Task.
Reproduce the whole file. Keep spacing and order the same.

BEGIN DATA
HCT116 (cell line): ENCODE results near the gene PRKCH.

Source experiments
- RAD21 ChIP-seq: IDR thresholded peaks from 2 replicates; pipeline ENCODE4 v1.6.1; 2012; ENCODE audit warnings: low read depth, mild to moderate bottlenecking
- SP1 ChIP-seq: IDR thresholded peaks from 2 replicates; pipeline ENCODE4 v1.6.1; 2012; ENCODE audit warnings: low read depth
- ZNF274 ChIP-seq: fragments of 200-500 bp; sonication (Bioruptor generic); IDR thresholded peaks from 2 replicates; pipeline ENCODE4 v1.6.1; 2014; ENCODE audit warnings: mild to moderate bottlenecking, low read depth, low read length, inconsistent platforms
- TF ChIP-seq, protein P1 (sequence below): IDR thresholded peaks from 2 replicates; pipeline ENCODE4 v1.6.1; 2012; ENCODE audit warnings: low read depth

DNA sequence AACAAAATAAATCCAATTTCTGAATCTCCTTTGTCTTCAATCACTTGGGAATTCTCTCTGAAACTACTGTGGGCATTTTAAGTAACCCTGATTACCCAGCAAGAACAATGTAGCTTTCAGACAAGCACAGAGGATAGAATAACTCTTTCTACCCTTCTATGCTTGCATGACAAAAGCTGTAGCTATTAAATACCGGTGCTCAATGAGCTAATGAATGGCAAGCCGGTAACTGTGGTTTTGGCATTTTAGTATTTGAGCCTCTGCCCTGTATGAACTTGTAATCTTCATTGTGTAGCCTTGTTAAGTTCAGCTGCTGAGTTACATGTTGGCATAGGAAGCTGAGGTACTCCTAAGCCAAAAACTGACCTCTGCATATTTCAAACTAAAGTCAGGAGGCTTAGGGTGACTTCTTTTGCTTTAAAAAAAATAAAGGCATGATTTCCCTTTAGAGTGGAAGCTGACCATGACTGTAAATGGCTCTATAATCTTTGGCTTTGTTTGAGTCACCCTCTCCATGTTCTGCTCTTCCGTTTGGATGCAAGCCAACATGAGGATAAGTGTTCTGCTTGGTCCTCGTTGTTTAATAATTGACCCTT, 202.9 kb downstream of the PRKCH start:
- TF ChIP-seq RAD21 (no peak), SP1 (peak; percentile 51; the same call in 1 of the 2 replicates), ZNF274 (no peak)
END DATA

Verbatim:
HCT116 (cell line): ENCODE results near the gene PRKCH.

Source experiments
- RAD21 ChIP-seq: IDR thresholded peaks from 2 replicates; pipeline ENCODE4 v1.6.1; 2012; ENCODE audit warnings: low read depth, mild to moderate bottlenecking
- SP1 ChIP-seq: IDR thresholded peaks from 2 replicates; pipeline ENCODE4 v1.6.1; 2012; ENCODE audit warnings: low read depth
- ZNF274 ChIP-seq: fragments of 200-500 bp; sonication (Bioruptor generic); IDR thresholded peaks from 2 replicates; pipeline ENCODE4 v1.6.1; 2014; ENCODE audit warnings: mild to moderate bottlenecking, low read depth, low read length, inconsistent platforms
- TF ChIP-seq, protein P1 (sequence below): IDR thresholded peaks from 2 replicates; pipeline ENCODE4 v1.6.1; 2012; ENCODE audit warnings: low read depth

DNA sequence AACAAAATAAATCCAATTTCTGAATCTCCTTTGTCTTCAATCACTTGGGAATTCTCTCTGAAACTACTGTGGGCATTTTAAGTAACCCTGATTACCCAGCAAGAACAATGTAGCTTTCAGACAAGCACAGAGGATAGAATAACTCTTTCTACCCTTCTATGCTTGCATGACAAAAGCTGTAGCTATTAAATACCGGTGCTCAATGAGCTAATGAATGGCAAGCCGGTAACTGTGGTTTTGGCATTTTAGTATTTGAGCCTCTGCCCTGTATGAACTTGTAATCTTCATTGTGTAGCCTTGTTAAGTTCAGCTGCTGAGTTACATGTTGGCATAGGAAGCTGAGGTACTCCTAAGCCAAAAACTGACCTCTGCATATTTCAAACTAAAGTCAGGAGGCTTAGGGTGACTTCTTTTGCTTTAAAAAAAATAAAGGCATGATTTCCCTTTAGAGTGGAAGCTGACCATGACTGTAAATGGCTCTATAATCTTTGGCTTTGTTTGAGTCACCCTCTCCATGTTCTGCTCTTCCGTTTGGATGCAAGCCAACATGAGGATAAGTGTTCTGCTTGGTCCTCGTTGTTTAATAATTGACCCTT, 202.9 kb downstream of the PRKCH start:
- TF ChIP-seq RAD21 (no peak), SP1 (peak; percentile 51; the same call in 1 of the 2 replicates), ZNF274 (no peak)